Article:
My right hon. Friend the Secretary of State takes very seriously his statutory responsibility under the Public Libraries and Museums Act 1964 to superintend and promote a comprehensive and efficient library service. We have announced the best local authority standard spending assessment settlement for seven years, and there is no justification for cuts to library services. We are invigilating closely what is going on authority by authority. We have made inquiries of several authorities. We are determined that this country's precious library service should be fully maintained and enhanced.

Millennium Commission (Volunteering)

3. Mr. Andrew Dismore (Hendon): In what ways the millennium fund has promoted volunteering. [77370]

The Secretary of State for Culture, Media and Sport (Mr. Chris Smith): The Millennium Commission is making a major and enduring contribution to promoting volunteering in the United Kingdom. Its millennium awards scheme is enabling 40,000 individuals to put their bright ideas for community projects into action, and many of the capital projects that it is supporting will provide significant encouragement and opportunities for volunteering.

Mr. Dismore: Will my right hon. Friend join me in congratulating the 4,000 people who have already received awards, particularly the two from my

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constituency--one for an environmental project and the other for a family learning project? How does he envisage the fund contributing towards dealing with social exclusion?

Mr. Smith: I join my hon. Friend in congratulating all the millennium award winners on their work in developing their skills and giving something back to their community in the process. The aim is that 40,000 individuals will be assisted in that over the next five years. There are also many initiatives in the capital projects funded by the commission. The commission has granted £22 million to the changing places scheme, which is an umbrella scheme incorporating 21 community projects in England and Wales that will reclaim wasteland and enhance local environments. It relies heavily on local volunteers and 70,000 are expected to contribute to the project, which will make a major contribution towards tackling social exclusion.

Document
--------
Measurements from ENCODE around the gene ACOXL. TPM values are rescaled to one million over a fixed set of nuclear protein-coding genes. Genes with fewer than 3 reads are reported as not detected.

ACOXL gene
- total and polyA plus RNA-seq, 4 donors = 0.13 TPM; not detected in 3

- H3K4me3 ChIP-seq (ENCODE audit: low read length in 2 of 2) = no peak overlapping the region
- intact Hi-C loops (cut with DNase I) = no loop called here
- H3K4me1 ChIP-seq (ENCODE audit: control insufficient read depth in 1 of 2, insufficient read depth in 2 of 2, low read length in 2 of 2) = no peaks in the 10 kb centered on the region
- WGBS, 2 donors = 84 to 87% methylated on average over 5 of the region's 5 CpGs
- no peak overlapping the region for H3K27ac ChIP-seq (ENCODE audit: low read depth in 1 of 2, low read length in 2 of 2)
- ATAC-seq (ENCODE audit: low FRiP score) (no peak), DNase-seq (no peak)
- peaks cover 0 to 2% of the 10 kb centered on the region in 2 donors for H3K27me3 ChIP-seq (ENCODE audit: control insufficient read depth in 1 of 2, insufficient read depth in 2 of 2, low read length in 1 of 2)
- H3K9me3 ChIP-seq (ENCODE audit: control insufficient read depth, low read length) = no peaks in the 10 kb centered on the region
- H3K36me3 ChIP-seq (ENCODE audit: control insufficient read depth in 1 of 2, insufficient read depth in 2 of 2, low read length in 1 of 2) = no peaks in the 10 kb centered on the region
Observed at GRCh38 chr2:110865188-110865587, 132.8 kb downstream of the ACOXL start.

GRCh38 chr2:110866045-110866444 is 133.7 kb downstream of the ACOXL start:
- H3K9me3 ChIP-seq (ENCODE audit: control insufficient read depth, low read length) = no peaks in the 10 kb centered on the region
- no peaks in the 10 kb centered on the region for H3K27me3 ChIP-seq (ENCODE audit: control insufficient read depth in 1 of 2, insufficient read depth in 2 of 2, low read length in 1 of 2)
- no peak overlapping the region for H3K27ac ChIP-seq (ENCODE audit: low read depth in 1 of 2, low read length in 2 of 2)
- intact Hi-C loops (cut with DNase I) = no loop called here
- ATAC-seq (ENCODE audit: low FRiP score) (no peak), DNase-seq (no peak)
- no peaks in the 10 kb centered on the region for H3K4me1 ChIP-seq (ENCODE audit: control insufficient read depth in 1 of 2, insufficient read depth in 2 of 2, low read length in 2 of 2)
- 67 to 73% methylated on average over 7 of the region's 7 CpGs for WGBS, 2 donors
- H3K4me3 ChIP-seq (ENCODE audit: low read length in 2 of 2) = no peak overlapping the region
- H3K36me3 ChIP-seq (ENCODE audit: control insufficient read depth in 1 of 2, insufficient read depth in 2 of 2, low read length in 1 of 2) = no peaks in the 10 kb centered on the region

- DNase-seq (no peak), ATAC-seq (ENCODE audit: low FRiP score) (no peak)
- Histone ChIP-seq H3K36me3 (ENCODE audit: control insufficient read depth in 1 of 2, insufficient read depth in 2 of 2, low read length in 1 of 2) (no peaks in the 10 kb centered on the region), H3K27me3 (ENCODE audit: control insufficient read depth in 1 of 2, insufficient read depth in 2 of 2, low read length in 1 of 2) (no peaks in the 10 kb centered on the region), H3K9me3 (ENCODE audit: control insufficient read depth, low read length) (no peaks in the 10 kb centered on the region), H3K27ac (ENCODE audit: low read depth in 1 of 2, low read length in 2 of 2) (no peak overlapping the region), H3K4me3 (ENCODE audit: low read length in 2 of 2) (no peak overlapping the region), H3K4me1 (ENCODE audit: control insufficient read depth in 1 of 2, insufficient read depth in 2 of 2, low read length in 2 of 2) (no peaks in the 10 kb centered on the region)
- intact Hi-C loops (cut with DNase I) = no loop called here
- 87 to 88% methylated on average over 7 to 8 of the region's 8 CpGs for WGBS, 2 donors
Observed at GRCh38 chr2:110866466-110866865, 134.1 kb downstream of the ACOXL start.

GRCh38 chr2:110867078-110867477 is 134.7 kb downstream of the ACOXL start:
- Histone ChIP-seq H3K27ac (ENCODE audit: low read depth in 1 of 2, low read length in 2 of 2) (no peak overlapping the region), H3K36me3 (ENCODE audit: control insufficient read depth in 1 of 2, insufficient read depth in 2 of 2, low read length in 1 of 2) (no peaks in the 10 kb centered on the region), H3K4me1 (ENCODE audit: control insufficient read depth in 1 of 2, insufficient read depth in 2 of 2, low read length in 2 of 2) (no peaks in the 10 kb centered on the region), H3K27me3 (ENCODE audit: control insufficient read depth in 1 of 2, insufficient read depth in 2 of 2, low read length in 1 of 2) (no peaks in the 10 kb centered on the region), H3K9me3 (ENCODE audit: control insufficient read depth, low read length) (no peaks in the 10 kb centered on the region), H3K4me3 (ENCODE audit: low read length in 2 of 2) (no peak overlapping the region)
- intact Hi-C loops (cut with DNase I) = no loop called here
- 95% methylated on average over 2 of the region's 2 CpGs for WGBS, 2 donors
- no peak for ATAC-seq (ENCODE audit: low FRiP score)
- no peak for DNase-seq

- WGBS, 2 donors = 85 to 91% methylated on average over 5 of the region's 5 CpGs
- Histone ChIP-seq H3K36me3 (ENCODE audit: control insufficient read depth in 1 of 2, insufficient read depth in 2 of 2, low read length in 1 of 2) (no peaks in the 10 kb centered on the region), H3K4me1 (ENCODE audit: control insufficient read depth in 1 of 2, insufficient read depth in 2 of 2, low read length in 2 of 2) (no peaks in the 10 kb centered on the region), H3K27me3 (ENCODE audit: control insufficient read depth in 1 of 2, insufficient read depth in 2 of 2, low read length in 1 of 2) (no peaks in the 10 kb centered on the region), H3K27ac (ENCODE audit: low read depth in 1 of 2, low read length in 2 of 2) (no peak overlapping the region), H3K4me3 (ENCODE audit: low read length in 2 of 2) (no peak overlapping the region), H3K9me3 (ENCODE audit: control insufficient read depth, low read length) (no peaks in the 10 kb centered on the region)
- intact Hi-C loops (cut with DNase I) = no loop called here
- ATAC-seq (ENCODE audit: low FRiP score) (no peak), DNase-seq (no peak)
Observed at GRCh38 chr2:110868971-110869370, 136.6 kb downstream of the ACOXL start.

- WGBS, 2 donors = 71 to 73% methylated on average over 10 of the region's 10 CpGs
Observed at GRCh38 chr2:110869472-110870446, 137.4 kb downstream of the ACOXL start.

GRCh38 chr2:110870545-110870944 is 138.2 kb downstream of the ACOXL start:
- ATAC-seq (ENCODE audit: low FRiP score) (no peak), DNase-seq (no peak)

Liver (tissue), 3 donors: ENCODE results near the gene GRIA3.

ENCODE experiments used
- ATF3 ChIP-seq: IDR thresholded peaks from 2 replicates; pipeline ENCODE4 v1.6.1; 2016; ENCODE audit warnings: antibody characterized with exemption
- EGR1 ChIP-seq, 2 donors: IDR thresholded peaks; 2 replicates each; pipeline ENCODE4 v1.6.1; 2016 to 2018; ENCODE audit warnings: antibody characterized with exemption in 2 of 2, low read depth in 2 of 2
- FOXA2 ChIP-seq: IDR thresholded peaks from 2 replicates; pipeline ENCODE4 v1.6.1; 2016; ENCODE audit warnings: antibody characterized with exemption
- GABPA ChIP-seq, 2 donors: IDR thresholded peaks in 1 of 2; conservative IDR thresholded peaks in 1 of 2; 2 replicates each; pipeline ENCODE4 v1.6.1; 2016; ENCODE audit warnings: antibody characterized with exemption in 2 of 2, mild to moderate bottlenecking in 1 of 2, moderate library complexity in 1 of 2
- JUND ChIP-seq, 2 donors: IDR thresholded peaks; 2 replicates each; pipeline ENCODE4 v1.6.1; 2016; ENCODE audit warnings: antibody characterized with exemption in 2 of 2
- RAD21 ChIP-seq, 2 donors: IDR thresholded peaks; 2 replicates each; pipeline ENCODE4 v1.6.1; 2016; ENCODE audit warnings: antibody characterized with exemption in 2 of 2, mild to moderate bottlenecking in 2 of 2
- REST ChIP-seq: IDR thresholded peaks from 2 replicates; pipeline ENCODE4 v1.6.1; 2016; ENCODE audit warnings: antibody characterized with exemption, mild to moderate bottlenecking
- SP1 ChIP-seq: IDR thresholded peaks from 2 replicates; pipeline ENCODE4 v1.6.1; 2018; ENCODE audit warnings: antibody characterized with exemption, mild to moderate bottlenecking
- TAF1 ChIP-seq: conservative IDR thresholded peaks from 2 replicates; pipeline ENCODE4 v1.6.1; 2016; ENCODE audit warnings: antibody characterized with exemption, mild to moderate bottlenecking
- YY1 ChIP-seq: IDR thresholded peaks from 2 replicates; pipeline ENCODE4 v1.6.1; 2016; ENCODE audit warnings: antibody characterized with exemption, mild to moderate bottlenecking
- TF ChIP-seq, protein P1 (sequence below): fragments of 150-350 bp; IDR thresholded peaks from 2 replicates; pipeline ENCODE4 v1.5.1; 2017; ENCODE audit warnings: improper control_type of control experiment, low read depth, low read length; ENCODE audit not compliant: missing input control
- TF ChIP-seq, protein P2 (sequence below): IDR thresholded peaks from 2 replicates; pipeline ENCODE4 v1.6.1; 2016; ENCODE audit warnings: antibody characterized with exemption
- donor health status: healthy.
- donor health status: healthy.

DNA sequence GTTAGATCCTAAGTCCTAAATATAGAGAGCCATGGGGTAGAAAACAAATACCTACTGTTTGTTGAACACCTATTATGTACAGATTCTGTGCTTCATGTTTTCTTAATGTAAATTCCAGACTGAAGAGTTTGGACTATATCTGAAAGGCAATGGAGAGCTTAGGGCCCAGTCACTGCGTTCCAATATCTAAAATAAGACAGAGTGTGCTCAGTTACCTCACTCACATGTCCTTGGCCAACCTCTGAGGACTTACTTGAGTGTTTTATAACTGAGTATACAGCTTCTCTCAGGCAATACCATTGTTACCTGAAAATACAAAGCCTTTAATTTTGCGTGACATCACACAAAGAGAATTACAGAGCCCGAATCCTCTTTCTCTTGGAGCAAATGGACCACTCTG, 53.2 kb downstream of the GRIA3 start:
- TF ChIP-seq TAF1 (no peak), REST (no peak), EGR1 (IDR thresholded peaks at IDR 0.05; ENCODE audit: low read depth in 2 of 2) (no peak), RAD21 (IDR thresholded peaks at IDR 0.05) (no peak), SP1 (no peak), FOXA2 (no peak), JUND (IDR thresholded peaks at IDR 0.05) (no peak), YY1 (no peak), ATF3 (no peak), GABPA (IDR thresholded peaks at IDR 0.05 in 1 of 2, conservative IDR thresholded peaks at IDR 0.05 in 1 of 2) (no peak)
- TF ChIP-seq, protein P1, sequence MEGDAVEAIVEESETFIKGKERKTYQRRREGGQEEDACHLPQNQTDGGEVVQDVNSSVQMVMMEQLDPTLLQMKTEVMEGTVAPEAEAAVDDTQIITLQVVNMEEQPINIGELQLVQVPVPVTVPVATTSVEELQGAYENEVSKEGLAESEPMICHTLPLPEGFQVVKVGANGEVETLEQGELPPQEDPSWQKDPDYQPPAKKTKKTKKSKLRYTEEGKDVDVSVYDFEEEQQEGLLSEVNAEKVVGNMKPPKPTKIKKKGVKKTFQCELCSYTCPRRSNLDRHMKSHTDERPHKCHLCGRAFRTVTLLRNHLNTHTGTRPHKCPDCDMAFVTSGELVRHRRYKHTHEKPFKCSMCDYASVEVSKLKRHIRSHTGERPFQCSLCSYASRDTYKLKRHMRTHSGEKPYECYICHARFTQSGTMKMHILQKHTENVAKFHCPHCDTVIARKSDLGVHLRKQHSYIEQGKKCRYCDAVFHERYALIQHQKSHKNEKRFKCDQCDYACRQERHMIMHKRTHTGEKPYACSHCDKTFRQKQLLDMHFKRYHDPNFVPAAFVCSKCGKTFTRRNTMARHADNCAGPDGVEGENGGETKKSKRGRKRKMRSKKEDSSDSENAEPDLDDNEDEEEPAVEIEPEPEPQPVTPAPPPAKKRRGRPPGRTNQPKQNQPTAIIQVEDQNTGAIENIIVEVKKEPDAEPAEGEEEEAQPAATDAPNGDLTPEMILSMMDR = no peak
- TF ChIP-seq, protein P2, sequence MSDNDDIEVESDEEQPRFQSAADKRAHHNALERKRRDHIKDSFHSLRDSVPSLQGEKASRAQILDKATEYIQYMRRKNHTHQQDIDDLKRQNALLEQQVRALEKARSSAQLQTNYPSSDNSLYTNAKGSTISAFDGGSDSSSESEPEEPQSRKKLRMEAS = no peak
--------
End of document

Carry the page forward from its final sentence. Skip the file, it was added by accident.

Mr. Tony Baldry (Banbury): The Secretary of State will be aware that the Department for Education and Employment is also producing what appears to be an excellent scheme on millennium volunteers. Will it be possible to produce a directory of the many worthwhile millennium initiatives for use by Members of Parliament, local councillors, citizens advice bureaux and others? It is also important to know the local contact points for such schemes. The millennium volunteers project is a great idea, but it will not be great in practice if people do not know with whom to get in touch.

Mr. Smith: The hon. Gentleman's point about the millennium volunteers programme will be fully addressed by my right hon. Friend the Secretary of State for Education and Employment. We are working closely with him and the Millennium Commission to ensure that all the initiatives are properly co-ordinated and that detailed information is available. The millennium voyager bus is going around the country--it has recently visited Birmingham--full of information about what is happening in each area, how to contact the organisations involved and what is planned for the millennium year.